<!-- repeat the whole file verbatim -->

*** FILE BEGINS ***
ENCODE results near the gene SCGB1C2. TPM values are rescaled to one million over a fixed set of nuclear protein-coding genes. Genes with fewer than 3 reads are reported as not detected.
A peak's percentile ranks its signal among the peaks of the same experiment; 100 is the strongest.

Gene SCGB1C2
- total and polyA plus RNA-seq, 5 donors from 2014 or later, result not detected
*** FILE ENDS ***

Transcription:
ENCODE results near the gene SCGB1C2. TPM values are rescaled to one million over a fixed set of nuclear protein-coding genes. Genes with fewer than 3 reads are reported as not detected.
A peak's percentile ranks its signal among the peaks of the same experiment; 100 is the strongest.

Gene SCGB1C2
- total and polyA plus RNA-seq, 5 donors from 2014 or later, result not detected